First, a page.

MUMBAI: In recent times, a number of high net worth individuals have received calls or mailers from builders or websites to encourage them to invest in property. The deals sound lucrative, with annual returns of 12 per cent and other benefits.
For instance, a project by Rustomjee Builders in Thane offers rent for two years to buyers who book flats. The rent is Rs 18,000 a month for a 2-bedroom-hall-kitchen (BHK) flat andRs 25,000 a month for a 3-BHK one. Similarly, an advertisement for a commercial project in Noida offers assured annual return of 12 per cent on the invested amount. Why are builders offering to pay money to buyers to invest in property? According to Boman Irani, chairman and managing director of Rustomjee Group: “We are offering the buyer rental income for the time it takes to complete the project. This way, we are giving them confidence that the project will be completed in that much time. It is similar to the warranty in case of electronic goods or the delayed repayment in case of luxury cars,'' he says.
With most end-users, as well as retail investors, now being cautious about the 20:80 schemes and its variants, developers are now offering such innovative schemes to attract buyers, says Anuj Nangpal, managing director, Investor Services.
“From the developer’s perspective, such rentals or assured return schemes result in lower outflow or interest burden, as compared to the interest subvention schemes used earlier. But buyers must invest in such schemes after a detailed due-diligence on financial cost and the project,'' he says.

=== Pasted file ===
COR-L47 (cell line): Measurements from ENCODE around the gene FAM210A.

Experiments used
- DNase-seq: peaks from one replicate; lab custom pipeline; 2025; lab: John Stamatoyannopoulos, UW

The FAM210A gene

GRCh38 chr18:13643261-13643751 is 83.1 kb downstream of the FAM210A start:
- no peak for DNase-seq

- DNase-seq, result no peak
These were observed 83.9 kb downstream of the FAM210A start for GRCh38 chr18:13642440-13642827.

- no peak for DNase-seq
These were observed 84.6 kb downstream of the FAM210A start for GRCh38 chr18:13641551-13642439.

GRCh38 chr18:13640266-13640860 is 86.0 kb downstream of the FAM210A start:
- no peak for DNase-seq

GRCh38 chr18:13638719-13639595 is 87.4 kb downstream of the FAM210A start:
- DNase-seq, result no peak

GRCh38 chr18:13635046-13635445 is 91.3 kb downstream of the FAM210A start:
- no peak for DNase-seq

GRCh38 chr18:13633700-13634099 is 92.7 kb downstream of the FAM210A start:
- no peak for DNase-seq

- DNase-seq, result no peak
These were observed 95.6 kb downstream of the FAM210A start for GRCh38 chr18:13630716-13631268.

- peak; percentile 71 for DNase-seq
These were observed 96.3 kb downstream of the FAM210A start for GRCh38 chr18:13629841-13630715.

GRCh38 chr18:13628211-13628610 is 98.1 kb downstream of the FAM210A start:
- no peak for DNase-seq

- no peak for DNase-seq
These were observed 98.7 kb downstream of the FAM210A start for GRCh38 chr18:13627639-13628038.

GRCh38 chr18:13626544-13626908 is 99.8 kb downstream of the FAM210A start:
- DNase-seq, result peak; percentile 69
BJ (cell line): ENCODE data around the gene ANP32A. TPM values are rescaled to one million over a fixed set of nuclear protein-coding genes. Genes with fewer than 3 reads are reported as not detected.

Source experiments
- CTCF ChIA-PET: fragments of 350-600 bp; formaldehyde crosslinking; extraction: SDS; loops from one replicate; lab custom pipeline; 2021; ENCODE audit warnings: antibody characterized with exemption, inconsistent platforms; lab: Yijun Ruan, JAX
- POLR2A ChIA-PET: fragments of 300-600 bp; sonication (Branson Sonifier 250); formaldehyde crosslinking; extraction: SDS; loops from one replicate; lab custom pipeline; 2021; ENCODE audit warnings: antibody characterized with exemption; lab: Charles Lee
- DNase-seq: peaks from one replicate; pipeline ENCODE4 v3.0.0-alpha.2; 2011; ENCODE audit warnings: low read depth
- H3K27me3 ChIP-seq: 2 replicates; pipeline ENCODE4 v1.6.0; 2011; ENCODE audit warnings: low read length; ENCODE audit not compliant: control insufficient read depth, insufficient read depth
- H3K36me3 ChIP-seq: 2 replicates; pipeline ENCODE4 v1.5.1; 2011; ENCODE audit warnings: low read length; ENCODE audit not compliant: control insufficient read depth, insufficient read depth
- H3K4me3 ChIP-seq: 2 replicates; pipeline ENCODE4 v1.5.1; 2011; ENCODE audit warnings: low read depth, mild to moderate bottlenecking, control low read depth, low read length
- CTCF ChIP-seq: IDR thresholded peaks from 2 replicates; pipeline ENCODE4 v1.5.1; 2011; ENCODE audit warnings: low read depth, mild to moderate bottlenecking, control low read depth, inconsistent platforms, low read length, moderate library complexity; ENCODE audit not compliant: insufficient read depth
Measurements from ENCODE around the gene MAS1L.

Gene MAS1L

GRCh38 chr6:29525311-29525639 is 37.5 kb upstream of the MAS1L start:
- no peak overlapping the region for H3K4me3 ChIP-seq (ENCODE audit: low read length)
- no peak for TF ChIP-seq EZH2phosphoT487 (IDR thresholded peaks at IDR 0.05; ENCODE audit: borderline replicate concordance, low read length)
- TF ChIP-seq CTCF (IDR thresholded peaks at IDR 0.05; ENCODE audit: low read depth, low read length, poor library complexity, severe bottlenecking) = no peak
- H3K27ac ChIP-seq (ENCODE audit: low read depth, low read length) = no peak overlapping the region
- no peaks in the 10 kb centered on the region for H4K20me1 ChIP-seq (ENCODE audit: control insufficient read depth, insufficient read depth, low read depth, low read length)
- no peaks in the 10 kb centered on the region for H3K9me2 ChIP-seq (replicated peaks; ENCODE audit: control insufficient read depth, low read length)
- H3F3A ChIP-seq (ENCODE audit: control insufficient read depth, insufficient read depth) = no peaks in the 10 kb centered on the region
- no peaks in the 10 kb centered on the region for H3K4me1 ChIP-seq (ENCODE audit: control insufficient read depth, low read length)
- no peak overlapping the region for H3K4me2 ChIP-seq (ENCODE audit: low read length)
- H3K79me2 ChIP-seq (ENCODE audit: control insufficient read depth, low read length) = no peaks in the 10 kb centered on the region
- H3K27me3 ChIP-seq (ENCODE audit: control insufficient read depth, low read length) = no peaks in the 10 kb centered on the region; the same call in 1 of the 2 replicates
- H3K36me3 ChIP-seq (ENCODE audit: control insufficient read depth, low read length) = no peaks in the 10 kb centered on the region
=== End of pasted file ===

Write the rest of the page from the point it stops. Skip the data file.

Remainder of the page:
On the face of it, such an offer could look attractive. Yet, buyers should keep in mind that these are largely silent on cash flows after expiry of the period that is promised. It is also possible that the time for completion stretches beyond what is promised, and the developer not increase the rental for the extended period. Such schemes might appeal to someone looking to upgrade to a larger flat or someone staying on rent and looking to buy an apartment for self-use. In such cases, the buyer must only look at projects with a delivery timeline of two to three years. Anything more could be risky. In any case, buying a house in an under-construction property is always riskier than buying a ready property.
“From an investment perspective, such rental schemes provide a buyer with a return of less than two per cent per annum. While this does not look attractive when compared to other traditional investment options, capital appreciation during the project life cycle will be a key determinant for financial return. Therefore, a buyer must also evaluate the potential for real estate appreciation during the investment time frame to assess the return,” says Nangpal.